Why does this site exist ?
When starting to learn Haskell, I needed a project to help me focus on the details. I'd already written my first Haskell-program; a small, but useful, program to optimise the packing of files into a backup-medium of limited space; but I needed a more substantial task. I decided to write a Contract Bridge program; the task seemed well contained, & whilst chess-programs were so common you were unlikely to see the same one twice, I couldn't find any open-source bridge-programs. There were a few commercial bridge-programs, but I know from bitter experience of commercial consumer-software that; they'd only run on MS-Windows (though perhaps also on wine); they're unlikely to live-up to the advertised claims; I'll lose the product-key.
Bridge, for the uninitiated, is a card-game based on winning tricks, but unlike Whist, the card-play is preceded by an auction, in which the four players, acting as two opposing partnerships, bid to establish a contract to make a specific number of tricks. Each player bids in turn, but not solely on the basis of the known cards in their hand, but also attempting to account for the unknown ones in their partner's. Thus a bid serves different roles; primarily to establish the winning contract, but also; to supply information about the bidder's hand; to request information regarding their partner's hand, so that the partnership may subsequently estimate that ultimate contractual bid; or just to frustrate your opponents' attempts to achieve the same. Even if a partnership fails to secure the contract, the bids may also contain the clues to the structure & strength of each player's hand, necessary to mount an effective defence.
The bids from which the auction is composed, form a vocabulary in which there are only 38 words. Though this is all that is required to establish any of the 35 possible contracts, it represents a crippling speech-impediment when attempting to describe the vast number of hand-combinations which may have been dealt. To compensate for the discrepancy between this restricted vocabulary & the wide variety of hands, the bidding-sequence is used to impart more information than the isolated bids. Though the auction's final constructive bid still represents the contract which must be achieved, the bidding-sequence leading up to it, may be used to convey or request information about the shape & strength of a hand, unrelated to the literal interpretation of individual bids.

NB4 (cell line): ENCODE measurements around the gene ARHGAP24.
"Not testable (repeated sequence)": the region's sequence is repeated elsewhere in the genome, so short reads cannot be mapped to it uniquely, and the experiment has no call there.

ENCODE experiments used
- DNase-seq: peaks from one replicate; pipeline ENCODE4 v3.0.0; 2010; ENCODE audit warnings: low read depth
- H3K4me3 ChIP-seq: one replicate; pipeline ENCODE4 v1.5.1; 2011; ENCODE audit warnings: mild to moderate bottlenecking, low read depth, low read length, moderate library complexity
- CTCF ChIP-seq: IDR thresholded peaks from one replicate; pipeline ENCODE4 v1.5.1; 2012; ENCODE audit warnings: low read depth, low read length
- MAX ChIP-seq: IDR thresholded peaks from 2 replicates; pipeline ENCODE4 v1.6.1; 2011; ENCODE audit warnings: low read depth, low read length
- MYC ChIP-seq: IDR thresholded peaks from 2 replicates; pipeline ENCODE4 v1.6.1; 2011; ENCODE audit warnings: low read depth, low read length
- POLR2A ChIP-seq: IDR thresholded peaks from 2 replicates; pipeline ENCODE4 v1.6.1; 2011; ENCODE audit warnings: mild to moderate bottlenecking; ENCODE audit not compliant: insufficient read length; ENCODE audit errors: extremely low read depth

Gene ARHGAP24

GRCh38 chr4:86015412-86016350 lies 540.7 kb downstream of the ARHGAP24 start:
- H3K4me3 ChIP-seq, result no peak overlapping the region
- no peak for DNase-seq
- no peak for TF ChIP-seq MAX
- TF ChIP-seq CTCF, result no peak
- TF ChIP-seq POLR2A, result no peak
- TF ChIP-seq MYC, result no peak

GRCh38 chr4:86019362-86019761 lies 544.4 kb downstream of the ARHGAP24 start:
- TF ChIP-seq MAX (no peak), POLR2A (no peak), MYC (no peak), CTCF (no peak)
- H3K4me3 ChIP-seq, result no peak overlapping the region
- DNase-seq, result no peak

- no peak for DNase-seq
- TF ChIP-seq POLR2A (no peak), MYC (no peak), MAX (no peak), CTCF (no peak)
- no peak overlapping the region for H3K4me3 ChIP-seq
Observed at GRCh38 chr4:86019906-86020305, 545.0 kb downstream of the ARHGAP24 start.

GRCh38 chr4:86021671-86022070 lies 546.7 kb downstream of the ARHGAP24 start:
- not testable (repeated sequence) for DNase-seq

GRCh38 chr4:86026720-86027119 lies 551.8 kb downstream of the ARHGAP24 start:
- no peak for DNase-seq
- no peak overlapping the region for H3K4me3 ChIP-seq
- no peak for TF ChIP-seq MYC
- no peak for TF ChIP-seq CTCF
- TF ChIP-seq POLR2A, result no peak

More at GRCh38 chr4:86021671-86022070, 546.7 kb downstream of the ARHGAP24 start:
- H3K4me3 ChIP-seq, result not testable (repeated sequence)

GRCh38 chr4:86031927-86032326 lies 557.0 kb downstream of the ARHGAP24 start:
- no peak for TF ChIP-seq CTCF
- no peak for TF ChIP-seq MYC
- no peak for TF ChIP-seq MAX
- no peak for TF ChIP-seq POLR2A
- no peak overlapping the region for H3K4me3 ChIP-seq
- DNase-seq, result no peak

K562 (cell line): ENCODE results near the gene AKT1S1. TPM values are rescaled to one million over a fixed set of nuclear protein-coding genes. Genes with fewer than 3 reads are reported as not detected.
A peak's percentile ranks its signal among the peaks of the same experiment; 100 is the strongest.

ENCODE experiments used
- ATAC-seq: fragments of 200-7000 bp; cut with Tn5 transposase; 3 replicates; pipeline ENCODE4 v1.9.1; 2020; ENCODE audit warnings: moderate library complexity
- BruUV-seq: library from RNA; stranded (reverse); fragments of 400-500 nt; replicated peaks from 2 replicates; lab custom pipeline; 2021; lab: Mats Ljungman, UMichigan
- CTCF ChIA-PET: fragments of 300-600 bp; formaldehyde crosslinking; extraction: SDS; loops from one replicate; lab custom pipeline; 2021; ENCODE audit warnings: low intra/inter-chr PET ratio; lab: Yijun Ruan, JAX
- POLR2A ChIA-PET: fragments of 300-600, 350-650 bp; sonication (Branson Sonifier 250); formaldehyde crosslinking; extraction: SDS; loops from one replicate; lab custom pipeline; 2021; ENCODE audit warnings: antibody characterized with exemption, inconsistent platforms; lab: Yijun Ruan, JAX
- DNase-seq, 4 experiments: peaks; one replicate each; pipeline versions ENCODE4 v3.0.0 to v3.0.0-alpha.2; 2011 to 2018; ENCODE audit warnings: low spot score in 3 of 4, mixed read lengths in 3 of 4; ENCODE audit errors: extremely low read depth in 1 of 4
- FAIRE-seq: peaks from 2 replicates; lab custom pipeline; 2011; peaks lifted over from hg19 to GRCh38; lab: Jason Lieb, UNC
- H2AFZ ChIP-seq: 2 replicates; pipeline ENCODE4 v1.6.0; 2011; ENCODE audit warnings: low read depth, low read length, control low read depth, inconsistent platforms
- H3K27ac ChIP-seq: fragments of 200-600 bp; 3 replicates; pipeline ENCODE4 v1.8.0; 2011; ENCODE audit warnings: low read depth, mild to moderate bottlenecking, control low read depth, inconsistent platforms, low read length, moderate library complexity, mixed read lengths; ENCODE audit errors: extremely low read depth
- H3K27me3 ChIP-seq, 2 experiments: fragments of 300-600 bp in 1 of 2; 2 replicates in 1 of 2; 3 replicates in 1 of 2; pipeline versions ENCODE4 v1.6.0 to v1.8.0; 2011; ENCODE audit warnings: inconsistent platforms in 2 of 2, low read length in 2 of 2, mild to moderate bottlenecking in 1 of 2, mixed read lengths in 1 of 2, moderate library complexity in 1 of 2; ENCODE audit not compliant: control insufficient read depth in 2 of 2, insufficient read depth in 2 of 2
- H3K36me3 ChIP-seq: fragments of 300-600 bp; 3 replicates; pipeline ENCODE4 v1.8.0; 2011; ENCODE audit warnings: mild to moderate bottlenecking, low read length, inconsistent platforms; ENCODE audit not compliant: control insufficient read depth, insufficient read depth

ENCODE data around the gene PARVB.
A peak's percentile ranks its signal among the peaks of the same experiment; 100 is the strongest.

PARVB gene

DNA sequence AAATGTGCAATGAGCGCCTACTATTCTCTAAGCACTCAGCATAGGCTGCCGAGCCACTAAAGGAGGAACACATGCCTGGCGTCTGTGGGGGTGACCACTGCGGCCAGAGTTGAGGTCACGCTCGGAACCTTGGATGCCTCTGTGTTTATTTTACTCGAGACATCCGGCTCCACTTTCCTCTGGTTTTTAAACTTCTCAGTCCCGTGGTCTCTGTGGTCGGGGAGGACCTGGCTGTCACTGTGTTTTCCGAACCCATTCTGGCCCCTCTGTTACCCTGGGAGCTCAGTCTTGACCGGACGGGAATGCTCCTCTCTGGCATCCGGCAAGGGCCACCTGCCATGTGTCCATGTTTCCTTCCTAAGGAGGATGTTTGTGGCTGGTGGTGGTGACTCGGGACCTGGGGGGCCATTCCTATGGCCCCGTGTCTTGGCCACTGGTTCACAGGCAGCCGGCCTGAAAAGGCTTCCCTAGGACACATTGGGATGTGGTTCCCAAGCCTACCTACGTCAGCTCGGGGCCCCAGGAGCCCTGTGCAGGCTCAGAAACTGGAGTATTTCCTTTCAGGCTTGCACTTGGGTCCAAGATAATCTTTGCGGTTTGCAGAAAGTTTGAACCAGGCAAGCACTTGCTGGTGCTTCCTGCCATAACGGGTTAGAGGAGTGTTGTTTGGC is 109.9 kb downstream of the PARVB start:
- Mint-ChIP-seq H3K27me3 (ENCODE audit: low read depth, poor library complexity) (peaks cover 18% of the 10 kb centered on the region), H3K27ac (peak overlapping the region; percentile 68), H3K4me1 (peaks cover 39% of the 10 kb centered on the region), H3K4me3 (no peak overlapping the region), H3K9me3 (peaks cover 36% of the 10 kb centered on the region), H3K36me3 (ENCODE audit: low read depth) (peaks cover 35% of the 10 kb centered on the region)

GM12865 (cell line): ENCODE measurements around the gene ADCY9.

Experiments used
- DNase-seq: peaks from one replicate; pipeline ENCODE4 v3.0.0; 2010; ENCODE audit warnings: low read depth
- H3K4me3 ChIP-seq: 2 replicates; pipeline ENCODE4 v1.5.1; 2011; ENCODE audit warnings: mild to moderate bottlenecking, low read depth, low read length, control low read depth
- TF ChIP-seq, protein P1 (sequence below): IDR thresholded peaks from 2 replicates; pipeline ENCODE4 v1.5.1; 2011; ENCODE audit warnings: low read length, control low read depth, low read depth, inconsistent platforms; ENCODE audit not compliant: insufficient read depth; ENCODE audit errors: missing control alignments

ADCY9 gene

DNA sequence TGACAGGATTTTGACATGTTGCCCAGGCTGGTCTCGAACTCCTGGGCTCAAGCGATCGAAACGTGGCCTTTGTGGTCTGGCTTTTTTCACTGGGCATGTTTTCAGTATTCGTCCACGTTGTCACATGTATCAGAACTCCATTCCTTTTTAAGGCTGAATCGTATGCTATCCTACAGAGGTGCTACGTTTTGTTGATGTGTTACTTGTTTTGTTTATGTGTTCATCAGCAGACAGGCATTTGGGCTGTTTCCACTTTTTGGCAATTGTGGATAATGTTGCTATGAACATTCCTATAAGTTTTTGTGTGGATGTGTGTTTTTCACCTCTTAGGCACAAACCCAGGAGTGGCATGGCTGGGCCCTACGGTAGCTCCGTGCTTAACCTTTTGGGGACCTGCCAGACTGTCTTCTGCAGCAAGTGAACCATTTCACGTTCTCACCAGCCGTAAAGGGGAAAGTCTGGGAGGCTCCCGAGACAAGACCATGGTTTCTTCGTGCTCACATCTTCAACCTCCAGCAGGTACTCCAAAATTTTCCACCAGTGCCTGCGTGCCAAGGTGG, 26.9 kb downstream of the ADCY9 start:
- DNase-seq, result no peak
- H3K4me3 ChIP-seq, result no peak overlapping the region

The meaning of various bidding-sequences is conventional, rather than chiselled onto stone tablets amongst the rules of the game. Since the game is competitive & players strive to communicate more efficiently, these conventions evolve. I've long observed that whilst one can teach someone the rules of chess in an hour, & they can quickly learn to play an effective game, the conventional bidding-sequences of bridge are comparatively hard to learn, & equally hard to program. The set of commonly used conventions is ill-defined, but large, & each one has competing variants.
Bridge ruins all other card-games. After learning to play it, the justification for the time required to play any other card-game, seems rather thin.
The bridge-program got steadily larger, but little closer to the home-straight, as I realised the magnitude of the task. On the way, it spawned a requirement for a regex-engine which could scan sequences of bids, rather than the traditional task of scanning text; so I wrote a polymorphic regex-engine, which could then be specialised to search for conventional bidding-sequences.
The Bottom Line
Whilst this site contains the completed part of this original software-project (available as open-source), my attention began to wander towards other software-projects using Haskell (each accessible via the graffiti above), notably a school-timetable solver to which a web-interface is available.